Guest Post: Debra of America on Epidermolysis Bullosa

Read about how Debra of America is promoting gene therapy to drive innovative treatments for rare diseases like Epidermolysis Bullosa.

Guest ContributorMarch 3, 2017

Guest Post: Debra of America on Epidermolysis Bullosa.

headshot_bk.jpgConversations and healthy debate about issues facing our industry and the health care system are critical to addressing some of today’s challenges and opportunities. The Catalyst welcomes guest contributors, including patients, stakeholders, innovators and others, to share their perspectives and point of view. Views represented here may not be those of PhRMA, though they are no less key to a healthy dialogue on issues in health care today.

We are pleased to host a Q&A with Brett Kopelan, executive director for Debra of America.

How are the challenges facing the rare disease community unique in comparison to those facing people with more prevalent illnesses? 

The most commonly discussed challenges that the rare disease community face are the lack of return on investment for drug and therapy development and clinical trial recruitment due to a small patient population. Aside from that, a true challenge in many rare diseases is a dearth of interdisciplinary clinics and centers of excellence to not only care for patients but to also collect the necessary data to fully understand the rare condition.  While many hospital settings and clinicians are able to treat particular symptoms or secondary illnesses caused by a rare disease, a fully holistic approach to treatment, which leads to a better quality of life, is difficult to develop in one setting as compared to more prevalent illnesses.  This fact leads to a real challenge of coordination of care for people with a rare disease.  Patients often see a range of medical specialists in different hospital settings which are often in different states.  Given this reality, there is an inability to effectively develop and widely disseminate information and care trends that lead to the development of clinical best practice guidelines.  The unfortunate lack of institutional knowledge and experience in treating rare diseases holistically results in little understanding of the natural history of a disease and expected outcomes.  So when an individual is diagnosed with a rare disease, there is often little information about it available or what information exists is often anxiety provoking.  While living with any disease, prevalent or not, is difficult and presents many challenges, those with a rare disease have the unique challenge of coordinating effective care.  Finding local clinicians with experience in the disease is a challenge in and of itself.  Furthermore, there is an undue financial hardship incurred by traveling great distances to receive care.  For instance, my family travels from the suburbs of New York City to Cincinnati, Ohio every three to four months for clinic visits and surgeries.  If we lived with a more prevalent disease, we could drive fifteen minutes to any one of the amazing hospitals we have here in New York.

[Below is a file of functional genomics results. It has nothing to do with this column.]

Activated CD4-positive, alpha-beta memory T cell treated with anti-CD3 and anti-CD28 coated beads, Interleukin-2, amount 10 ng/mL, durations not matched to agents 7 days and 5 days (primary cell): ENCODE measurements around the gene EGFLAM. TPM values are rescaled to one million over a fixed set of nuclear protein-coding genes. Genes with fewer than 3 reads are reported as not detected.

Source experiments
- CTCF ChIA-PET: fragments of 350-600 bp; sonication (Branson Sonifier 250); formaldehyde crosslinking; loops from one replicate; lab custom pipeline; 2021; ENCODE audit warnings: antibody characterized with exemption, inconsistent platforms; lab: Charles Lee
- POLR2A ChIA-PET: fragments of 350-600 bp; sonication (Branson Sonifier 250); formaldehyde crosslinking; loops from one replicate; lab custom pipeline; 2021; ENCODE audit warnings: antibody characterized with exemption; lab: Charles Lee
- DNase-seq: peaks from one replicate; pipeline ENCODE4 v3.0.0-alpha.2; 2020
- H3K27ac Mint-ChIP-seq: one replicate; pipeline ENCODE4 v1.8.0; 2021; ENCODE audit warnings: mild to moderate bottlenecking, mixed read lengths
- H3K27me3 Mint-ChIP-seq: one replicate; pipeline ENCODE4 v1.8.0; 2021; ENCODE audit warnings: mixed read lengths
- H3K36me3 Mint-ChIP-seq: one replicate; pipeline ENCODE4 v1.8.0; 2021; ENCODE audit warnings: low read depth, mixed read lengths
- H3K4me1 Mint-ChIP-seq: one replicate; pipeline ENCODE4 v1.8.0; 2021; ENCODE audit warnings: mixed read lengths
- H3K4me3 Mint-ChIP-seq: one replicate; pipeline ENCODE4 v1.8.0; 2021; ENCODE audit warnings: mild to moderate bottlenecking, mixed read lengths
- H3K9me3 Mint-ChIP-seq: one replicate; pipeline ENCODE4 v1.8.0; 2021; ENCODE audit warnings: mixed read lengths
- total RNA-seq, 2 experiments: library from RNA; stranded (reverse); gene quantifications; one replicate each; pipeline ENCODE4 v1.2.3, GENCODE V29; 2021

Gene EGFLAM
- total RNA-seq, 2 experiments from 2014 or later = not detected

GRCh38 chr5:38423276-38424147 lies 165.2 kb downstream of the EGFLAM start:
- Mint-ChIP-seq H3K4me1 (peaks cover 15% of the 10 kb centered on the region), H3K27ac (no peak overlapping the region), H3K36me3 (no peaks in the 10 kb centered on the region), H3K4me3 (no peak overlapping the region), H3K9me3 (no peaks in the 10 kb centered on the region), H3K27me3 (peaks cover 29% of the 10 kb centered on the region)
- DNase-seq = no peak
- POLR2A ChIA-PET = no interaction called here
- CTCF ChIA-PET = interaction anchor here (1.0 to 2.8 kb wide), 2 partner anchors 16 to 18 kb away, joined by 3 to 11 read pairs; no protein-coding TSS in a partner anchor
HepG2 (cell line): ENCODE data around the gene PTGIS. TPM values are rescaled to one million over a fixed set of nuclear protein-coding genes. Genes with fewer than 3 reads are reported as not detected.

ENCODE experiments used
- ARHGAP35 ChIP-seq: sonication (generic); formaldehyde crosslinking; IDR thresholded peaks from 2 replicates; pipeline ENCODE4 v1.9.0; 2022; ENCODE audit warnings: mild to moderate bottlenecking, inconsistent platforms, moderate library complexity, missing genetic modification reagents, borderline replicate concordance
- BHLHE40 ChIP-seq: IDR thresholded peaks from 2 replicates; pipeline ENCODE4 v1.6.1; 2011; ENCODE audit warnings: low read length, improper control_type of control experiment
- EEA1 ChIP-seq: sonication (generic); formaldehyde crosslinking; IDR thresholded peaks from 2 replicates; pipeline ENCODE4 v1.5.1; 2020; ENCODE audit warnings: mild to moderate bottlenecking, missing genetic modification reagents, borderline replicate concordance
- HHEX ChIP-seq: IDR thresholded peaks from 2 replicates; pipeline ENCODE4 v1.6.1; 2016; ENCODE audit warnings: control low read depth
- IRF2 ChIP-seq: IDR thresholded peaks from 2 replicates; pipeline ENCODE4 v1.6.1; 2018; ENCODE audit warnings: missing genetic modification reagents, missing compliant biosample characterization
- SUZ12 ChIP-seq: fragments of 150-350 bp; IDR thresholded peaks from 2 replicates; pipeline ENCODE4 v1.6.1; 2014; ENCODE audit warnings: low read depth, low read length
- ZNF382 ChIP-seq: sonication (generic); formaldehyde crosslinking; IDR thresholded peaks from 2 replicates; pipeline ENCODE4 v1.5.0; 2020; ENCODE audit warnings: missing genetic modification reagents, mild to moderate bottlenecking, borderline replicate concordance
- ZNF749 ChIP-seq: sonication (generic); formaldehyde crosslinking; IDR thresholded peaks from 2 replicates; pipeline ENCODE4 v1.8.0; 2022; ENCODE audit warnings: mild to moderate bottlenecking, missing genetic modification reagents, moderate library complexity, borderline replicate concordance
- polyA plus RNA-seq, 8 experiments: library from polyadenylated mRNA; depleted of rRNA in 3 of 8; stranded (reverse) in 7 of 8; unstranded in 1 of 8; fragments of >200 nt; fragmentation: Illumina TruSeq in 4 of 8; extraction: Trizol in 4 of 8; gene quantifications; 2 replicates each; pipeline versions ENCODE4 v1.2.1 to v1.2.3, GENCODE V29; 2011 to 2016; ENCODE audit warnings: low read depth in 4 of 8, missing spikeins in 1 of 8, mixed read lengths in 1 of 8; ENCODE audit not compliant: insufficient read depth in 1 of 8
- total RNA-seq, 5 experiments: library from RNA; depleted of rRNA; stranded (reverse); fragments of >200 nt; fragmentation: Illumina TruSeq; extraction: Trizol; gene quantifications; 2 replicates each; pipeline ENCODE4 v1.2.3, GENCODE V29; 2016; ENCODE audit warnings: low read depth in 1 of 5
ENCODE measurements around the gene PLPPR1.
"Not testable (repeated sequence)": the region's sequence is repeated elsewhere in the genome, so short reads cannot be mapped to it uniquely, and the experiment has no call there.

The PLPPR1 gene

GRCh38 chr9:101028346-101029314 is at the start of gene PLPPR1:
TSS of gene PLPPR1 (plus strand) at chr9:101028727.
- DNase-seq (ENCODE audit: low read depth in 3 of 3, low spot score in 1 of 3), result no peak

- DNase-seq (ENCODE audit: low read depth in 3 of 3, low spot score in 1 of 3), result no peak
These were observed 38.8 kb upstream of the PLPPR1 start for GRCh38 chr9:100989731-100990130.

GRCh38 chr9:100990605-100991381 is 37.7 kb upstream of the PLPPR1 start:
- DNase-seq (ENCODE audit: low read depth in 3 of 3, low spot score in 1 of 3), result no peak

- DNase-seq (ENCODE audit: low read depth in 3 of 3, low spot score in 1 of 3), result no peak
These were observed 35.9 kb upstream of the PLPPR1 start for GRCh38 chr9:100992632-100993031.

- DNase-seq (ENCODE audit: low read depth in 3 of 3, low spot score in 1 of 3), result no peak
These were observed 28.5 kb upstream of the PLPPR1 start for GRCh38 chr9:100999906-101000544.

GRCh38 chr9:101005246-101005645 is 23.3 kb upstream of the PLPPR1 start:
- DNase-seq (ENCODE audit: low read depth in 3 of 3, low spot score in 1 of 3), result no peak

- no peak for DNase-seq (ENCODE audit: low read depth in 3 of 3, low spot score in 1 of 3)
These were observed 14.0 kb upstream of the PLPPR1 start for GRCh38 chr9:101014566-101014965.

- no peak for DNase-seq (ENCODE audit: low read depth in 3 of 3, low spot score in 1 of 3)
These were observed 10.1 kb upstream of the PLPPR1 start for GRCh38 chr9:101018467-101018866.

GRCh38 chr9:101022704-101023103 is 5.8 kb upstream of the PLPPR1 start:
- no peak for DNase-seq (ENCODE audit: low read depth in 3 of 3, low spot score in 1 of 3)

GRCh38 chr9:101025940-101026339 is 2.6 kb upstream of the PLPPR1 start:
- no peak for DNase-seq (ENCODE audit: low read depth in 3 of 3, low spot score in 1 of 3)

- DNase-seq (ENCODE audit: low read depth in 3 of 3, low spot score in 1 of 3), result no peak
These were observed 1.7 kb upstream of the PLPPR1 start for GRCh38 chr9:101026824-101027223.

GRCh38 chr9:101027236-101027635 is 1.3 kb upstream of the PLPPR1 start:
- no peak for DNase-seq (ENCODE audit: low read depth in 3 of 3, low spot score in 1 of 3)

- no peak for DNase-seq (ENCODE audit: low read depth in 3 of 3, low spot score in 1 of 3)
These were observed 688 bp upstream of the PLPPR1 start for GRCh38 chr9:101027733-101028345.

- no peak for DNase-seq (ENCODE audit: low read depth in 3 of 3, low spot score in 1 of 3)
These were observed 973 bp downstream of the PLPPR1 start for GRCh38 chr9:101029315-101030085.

Given the theme of this year’s Rare Disease Day is research, is there any specific research currently underway into new medicines for people with rare diseases that you’re particularly excited about?